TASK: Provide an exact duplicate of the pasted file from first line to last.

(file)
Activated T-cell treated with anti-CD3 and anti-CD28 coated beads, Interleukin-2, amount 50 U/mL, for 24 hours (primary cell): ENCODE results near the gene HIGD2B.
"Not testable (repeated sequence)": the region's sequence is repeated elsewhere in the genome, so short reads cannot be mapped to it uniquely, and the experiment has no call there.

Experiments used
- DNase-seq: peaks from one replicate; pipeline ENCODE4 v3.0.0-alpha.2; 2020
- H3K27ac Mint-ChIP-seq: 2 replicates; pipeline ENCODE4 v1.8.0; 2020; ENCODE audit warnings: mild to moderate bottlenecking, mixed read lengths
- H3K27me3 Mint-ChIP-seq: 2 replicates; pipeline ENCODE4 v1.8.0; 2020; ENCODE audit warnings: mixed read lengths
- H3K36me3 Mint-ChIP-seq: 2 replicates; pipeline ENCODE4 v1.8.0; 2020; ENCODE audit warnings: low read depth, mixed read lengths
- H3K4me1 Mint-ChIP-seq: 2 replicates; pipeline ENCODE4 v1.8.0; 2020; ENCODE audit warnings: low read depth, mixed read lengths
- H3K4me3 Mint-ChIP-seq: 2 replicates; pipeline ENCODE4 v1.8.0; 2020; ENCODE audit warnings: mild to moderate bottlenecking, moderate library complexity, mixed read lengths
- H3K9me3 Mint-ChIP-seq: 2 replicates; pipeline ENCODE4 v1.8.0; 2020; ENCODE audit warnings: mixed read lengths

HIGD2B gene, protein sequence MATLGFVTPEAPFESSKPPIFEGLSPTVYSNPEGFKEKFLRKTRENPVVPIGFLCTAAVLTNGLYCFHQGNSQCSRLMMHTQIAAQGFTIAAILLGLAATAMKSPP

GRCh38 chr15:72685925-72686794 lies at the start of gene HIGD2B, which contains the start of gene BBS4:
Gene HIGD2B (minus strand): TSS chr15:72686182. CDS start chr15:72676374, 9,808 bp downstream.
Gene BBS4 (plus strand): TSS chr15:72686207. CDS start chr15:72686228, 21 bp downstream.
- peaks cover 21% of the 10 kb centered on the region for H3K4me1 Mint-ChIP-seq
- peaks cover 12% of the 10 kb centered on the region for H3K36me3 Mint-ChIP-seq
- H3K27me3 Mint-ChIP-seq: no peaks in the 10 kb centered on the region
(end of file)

Activated T-cell treated with anti-CD3 and anti-CD28 coated beads, Interleukin-2, amount 50 U/mL, for 24 hours (primary cell): ENCODE results near the gene HIGD2B.
"Not testable (repeated sequence)": the region's sequence is repeated elsewhere in the genome, so short reads cannot be mapped to it uniquely, and the experiment has no call there.

Experiments used
- DNase-seq: peaks from one replicate; pipeline ENCODE4 v3.0.0-alpha.2; 2020
- H3K27ac Mint-ChIP-seq: 2 replicates; pipeline ENCODE4 v1.8.0; 2020; ENCODE audit warnings: mild to moderate bottlenecking, mixed read lengths
- H3K27me3 Mint-ChIP-seq: 2 replicates; pipeline ENCODE4 v1.8.0; 2020; ENCODE audit warnings: mixed read lengths
- H3K36me3 Mint-ChIP-seq: 2 replicates; pipeline ENCODE4 v1.8.0; 2020; ENCODE audit warnings: low read depth, mixed read lengths
- H3K4me1 Mint-ChIP-seq: 2 replicates; pipeline ENCODE4 v1.8.0; 2020; ENCODE audit warnings: low read depth, mixed read lengths
- H3K4me3 Mint-ChIP-seq: 2 replicates; pipeline ENCODE4 v1.8.0; 2020; ENCODE audit warnings: mild to moderate bottlenecking, moderate library complexity, mixed read lengths
- H3K9me3 Mint-ChIP-seq: 2 replicates; pipeline ENCODE4 v1.8.0; 2020; ENCODE audit warnings: mixed read lengths

HIGD2B gene, protein sequence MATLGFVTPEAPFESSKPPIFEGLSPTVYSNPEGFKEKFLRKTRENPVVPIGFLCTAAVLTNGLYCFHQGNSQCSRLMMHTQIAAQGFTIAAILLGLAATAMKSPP

GRCh38 chr15:72685925-72686794 lies at the start of gene HIGD2B, which contains the start of gene BBS4:
Gene HIGD2B (minus strand): TSS chr15:72686182. CDS start chr15:72676374, 9,808 bp downstream.
Gene BBS4 (plus strand): TSS chr15:72686207. CDS start chr15:72686228, 21 bp downstream.
- peaks cover 21% of the 10 kb centered on the region for H3K4me1 Mint-ChIP-seq
- peaks cover 12% of the 10 kb centered on the region for H3K36me3 Mint-ChIP-seq
- H3K27me3 Mint-ChIP-seq: no peaks in the 10 kb centered on the region